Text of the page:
AWS on its way to using 100% renewable energy for its enormous cloud network

LAS VEGAS — Amazon Web Services, Inc. has a long-term commitment to using 100% renewable energy to power its global cloud infrastructure. In fact, the company is now 40% of the way to its goal and hopes to be 45% by the end of 2016. By the end of 2017, it hopes to be half way to achieving it.

At this year’s AWS re:Invent conference, James Hamilton, AWS vice president and distinguished engineer, said in the opening keynote that the company plans to generate a total of 907 MegaWatts (MW) of power, through mostly a combination of solar and wind farm projects. The projects are expected to generate 2.6 million MWhr of renewable energy annually.

AWS wind and solar farm projects and timeline PHOTO: MELBA BERNAD

“We’re signing up for a challenge,” said Hamilton. “If you’re like me, the first question you ask is: ‘The wind is not always blowing, the sun is not always shining.'”

To address these concerns, Hamilton said the company will just generate enough power to cover for the contingencies.

Amazon currently has 14 cloud regions. Of the 14, Oregon is powered completely by renewable energy.

All regions have at least two availability zones (AZs) but the new regions are built with at least three to five AZs, according to Hamilton.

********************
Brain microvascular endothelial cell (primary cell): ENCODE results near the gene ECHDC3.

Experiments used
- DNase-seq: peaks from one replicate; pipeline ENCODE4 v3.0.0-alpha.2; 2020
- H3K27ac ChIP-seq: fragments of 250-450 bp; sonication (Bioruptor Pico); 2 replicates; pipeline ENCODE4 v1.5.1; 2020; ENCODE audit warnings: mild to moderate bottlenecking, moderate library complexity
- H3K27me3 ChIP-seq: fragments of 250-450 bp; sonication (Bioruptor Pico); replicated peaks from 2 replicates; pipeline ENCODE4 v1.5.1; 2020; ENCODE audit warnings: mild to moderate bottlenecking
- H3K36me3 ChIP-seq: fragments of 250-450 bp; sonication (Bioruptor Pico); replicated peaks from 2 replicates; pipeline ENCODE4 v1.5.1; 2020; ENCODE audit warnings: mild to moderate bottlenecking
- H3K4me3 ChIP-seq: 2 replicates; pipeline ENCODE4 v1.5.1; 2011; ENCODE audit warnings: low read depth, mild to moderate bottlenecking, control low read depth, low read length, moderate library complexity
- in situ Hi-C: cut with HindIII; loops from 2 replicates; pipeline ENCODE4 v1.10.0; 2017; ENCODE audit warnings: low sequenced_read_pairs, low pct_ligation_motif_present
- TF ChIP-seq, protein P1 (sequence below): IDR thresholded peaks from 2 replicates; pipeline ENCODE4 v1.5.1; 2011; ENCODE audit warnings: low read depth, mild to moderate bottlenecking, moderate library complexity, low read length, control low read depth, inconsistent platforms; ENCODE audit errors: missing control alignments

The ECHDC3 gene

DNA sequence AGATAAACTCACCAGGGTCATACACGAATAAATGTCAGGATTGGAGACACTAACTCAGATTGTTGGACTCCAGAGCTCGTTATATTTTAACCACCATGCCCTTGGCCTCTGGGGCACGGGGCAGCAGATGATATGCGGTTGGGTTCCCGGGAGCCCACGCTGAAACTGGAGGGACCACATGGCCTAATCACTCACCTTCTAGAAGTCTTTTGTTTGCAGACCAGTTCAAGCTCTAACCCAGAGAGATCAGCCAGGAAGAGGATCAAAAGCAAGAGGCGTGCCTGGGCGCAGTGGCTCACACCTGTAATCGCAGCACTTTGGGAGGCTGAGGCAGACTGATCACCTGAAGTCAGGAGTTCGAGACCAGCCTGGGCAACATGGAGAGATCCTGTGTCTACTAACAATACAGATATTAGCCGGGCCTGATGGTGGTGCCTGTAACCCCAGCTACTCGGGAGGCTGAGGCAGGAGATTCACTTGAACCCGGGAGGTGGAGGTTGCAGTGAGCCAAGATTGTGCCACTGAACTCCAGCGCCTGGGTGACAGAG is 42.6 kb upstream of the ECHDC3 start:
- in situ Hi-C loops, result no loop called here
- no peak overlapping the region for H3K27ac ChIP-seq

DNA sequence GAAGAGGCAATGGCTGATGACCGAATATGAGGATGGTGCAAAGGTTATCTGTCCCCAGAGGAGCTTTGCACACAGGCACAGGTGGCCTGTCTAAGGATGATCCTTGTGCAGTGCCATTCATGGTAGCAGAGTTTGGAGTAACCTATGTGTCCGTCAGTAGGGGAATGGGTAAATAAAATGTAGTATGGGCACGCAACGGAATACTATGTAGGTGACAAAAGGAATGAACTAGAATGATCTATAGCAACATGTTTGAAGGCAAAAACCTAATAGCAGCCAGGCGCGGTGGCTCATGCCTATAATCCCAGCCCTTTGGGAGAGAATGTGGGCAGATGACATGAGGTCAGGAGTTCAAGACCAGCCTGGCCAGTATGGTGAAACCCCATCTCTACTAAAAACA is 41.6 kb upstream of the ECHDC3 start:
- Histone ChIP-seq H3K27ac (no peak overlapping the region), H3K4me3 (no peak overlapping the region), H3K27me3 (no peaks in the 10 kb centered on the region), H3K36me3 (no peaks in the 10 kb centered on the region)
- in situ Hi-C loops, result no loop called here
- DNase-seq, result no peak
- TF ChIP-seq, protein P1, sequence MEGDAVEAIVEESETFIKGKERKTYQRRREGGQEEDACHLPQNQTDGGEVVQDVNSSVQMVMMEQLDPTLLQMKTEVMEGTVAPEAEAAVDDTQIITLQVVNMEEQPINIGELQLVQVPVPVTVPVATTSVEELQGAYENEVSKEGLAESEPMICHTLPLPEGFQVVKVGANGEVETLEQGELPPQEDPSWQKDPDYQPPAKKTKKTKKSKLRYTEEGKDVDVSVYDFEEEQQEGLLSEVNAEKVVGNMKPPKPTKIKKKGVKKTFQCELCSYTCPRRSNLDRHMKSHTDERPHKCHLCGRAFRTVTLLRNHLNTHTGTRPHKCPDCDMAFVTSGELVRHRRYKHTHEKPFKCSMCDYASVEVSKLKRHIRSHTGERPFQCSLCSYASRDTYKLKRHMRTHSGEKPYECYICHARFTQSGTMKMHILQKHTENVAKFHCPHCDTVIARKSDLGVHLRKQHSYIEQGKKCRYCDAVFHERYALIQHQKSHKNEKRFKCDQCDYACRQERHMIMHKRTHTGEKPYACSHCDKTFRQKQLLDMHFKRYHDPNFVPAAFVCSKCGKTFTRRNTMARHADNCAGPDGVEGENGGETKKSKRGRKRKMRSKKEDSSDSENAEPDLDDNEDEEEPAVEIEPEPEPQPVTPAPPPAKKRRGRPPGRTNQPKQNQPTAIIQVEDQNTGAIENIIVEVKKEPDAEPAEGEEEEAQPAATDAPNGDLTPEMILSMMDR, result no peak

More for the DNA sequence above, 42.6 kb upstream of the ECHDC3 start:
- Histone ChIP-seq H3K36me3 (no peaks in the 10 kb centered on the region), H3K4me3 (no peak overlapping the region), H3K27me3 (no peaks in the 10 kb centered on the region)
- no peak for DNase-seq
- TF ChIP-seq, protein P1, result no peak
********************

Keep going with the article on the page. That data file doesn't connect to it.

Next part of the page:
Each AZ has at least one data center; some have as many as eight. Most data centers are between 25- and 32-MegaWatt facilities, with between 50,000 and 80,000 servers; some AZs have more than 300,000 servers, said Hamilton.


All AZs have redundant network links. Hamilton also said that there are 68 points of presence for AWS around the world, all connected through an Amazon-owned, dedicated private network.

Within an AZ there are intra-AZ fiber connections within the data centers, inter-AZ fiber connections between data centers that make up the AZ and fiber connections between each of the data centers and one of two transit stations each AZ has that connect to the outside world. A typical AZ has 126 unique metro fiber spans.

“The company is deploying tens of thousands of servers every day, enough to power Amazon in 2005 when it was a $8.5 billion enterprise,” said Hamilton.


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